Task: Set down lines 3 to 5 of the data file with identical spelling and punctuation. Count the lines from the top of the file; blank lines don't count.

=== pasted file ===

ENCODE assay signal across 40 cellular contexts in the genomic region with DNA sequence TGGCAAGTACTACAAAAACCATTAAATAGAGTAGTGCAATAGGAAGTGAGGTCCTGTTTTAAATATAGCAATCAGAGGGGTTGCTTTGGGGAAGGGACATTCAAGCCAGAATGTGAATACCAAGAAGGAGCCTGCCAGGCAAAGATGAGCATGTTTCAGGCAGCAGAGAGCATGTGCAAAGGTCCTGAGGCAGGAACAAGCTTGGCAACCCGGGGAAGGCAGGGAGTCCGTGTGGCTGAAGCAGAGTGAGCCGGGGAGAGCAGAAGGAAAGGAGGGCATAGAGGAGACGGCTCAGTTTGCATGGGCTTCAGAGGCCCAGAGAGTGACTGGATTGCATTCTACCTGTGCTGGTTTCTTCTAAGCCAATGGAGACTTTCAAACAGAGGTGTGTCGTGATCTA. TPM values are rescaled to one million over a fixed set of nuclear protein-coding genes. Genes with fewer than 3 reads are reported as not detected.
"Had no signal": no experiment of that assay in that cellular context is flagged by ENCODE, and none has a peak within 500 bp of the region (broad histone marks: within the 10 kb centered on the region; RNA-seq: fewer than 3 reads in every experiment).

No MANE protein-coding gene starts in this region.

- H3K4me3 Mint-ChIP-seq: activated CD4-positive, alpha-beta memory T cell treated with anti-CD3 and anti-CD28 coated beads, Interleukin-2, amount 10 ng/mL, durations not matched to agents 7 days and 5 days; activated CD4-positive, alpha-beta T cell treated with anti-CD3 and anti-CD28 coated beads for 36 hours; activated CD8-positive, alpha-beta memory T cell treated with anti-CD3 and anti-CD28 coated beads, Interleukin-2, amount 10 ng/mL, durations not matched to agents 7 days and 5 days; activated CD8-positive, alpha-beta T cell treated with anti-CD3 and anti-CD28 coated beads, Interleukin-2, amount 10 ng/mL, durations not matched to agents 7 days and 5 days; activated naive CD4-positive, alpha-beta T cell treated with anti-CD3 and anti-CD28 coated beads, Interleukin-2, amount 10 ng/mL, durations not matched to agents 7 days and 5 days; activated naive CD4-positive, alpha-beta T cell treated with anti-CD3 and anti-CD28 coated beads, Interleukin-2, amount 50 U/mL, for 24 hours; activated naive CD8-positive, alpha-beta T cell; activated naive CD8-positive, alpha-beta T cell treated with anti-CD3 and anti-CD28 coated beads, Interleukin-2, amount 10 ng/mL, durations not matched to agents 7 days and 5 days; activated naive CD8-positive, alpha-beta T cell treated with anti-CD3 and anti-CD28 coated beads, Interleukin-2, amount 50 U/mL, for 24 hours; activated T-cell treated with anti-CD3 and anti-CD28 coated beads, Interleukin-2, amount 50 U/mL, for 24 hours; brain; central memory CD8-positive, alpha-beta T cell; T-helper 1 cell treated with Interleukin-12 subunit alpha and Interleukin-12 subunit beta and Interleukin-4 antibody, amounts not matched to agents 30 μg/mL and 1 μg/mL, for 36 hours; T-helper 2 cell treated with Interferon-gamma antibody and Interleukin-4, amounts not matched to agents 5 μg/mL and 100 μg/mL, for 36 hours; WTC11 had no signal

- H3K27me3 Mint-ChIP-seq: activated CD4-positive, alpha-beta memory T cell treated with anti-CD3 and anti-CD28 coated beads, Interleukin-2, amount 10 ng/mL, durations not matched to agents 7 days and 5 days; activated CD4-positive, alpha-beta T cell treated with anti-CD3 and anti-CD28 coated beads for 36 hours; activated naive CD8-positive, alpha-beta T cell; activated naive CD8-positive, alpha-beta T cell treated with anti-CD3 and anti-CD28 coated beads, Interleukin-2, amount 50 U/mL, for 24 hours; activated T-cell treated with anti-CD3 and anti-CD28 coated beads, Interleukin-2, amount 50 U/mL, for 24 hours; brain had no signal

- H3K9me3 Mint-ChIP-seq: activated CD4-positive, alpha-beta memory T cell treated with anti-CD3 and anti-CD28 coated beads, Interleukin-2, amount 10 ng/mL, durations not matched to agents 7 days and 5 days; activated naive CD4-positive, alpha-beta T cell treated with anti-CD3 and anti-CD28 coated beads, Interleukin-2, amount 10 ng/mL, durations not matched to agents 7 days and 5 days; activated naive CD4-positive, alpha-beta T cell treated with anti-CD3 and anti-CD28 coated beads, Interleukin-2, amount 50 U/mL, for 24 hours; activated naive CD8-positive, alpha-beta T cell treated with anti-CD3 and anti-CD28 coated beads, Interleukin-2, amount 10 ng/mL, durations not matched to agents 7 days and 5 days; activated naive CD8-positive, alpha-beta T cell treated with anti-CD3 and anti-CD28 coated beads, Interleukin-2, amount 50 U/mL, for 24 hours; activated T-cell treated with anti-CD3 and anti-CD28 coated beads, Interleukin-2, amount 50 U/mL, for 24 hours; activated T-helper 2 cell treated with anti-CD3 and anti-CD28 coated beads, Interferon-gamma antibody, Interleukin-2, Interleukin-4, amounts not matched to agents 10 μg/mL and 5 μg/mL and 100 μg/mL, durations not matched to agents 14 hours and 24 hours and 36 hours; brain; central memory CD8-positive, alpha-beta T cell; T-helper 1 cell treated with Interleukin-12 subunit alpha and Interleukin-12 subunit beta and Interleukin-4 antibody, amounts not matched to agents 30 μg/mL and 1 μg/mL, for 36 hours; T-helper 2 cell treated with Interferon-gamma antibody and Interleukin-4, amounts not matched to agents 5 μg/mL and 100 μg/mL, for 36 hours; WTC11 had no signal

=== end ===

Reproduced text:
No MANE protein-coding gene starts in this region.

- H3K4me3 Mint-ChIP-seq: activated CD4-positive, alpha-beta memory T cell treated with anti-CD3 and anti-CD28 coated beads, Interleukin-2, amount 10 ng/mL, durations not matched to agents 7 days and 5 days; activated CD4-positive, alpha-beta T cell treated with anti-CD3 and anti-CD28 coated beads for 36 hours; activated CD8-positive, alpha-beta memory T cell treated with anti-CD3 and anti-CD28 coated beads, Interleukin-2, amount 10 ng/mL, durations not matched to agents 7 days and 5 days; activated CD8-positive, alpha-beta T cell treated with anti-CD3 and anti-CD28 coated beads, Interleukin-2, amount 10 ng/mL, durations not matched to agents 7 days and 5 days; activated naive CD4-positive, alpha-beta T cell treated with anti-CD3 and anti-CD28 coated beads, Interleukin-2, amount 10 ng/mL, durations not matched to agents 7 days and 5 days; activated naive CD4-positive, alpha-beta T cell treated with anti-CD3 and anti-CD28 coated beads, Interleukin-2, amount 50 U/mL, for 24 hours; activated naive CD8-positive, alpha-beta T cell; activated naive CD8-positive, alpha-beta T cell treated with anti-CD3 and anti-CD28 coated beads, Interleukin-2, amount 10 ng/mL, durations not matched to agents 7 days and 5 days; activated naive CD8-positive, alpha-beta T cell treated with anti-CD3 and anti-CD28 coated beads, Interleukin-2, amount 50 U/mL, for 24 hours; activated T-cell treated with anti-CD3 and anti-CD28 coated beads, Interleukin-2, amount 50 U/mL, for 24 hours; brain; central memory CD8-positive, alpha-beta T cell; T-helper 1 cell treated with Interleukin-12 subunit alpha and Interleukin-12 subunit beta and Interleukin-4 antibody, amounts not matched to agents 30 μg/mL and 1 μg/mL, for 36 hours; T-helper 2 cell treated with Interferon-gamma antibody and Interleukin-4, amounts not matched to agents 5 μg/mL and 100 μg/mL, for 36 hours; WTC11 had no signal

- H3K27me3 Mint-ChIP-seq: activated CD4-positive, alpha-beta memory T cell treated with anti-CD3 and anti-CD28 coated beads, Interleukin-2, amount 10 ng/mL, durations not matched to agents 7 days and 5 days; activated CD4-positive, alpha-beta T cell treated with anti-CD3 and anti-CD28 coated beads for 36 hours; activated naive CD8-positive, alpha-beta T cell; activated naive CD8-positive, alpha-beta T cell treated with anti-CD3 and anti-CD28 coated beads, Interleukin-2, amount 50 U/mL, for 24 hours; activated T-cell treated with anti-CD3 and anti-CD28 coated beads, Interleukin-2, amount 50 U/mL, for 24 hours; brain had no signal